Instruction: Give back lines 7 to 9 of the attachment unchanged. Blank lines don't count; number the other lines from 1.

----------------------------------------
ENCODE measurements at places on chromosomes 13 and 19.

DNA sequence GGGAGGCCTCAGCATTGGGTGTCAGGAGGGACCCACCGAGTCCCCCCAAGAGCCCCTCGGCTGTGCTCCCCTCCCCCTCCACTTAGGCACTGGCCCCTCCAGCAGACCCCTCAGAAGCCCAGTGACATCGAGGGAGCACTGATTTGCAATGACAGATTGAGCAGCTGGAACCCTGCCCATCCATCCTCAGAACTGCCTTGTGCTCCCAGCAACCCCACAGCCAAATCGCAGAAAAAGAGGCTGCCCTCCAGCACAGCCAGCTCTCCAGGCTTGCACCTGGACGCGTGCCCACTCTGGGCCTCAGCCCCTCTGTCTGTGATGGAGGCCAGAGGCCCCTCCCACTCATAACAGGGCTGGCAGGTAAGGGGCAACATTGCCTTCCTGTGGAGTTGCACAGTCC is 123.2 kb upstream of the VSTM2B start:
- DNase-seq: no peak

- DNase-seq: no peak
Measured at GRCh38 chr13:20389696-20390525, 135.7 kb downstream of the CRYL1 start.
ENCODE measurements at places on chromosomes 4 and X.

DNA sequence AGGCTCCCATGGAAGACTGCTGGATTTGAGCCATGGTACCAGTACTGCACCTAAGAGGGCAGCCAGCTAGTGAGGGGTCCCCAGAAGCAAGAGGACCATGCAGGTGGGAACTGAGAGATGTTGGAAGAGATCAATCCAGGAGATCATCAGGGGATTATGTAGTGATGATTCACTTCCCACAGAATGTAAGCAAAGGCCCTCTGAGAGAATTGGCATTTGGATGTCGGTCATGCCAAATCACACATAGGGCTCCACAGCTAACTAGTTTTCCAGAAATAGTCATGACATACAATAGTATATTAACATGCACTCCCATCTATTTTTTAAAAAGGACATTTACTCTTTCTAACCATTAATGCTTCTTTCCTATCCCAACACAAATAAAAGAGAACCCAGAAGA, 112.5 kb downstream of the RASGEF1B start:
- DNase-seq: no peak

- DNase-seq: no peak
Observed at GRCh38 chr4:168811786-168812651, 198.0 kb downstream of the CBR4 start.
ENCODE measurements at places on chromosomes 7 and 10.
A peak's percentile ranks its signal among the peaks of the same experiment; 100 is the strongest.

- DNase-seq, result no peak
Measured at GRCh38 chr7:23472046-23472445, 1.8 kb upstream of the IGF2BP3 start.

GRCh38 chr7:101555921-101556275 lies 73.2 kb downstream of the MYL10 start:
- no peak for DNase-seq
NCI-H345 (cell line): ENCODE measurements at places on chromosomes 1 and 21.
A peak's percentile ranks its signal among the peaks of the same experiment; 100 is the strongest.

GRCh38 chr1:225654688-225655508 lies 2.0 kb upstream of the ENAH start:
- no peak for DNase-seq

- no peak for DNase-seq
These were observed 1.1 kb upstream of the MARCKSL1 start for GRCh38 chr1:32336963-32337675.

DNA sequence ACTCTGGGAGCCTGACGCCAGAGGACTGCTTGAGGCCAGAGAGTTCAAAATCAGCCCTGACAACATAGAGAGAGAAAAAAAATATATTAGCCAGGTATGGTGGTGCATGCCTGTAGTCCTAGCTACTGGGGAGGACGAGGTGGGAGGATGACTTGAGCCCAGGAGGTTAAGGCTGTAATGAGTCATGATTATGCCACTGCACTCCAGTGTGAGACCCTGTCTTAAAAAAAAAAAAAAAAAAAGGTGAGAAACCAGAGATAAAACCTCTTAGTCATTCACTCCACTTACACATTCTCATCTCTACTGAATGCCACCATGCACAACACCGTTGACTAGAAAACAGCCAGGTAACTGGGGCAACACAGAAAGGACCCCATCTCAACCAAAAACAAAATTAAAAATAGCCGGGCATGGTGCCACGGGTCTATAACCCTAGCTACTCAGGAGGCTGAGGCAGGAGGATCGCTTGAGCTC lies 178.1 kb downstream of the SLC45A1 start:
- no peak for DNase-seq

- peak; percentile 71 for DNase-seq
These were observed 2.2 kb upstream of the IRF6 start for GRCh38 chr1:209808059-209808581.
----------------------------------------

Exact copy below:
DNA sequence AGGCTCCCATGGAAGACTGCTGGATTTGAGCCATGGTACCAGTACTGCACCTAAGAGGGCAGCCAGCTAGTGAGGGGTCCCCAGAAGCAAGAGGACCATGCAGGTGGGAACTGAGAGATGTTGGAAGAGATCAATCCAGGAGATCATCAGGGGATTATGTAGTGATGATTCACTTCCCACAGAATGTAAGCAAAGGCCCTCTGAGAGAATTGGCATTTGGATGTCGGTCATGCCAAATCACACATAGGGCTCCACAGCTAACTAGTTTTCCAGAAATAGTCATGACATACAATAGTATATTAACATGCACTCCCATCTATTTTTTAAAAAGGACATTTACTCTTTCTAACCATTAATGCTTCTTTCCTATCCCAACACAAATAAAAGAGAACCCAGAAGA, 112.5 kb downstream of the RASGEF1B start:
- DNase-seq: no peak

- DNase-seq: no peak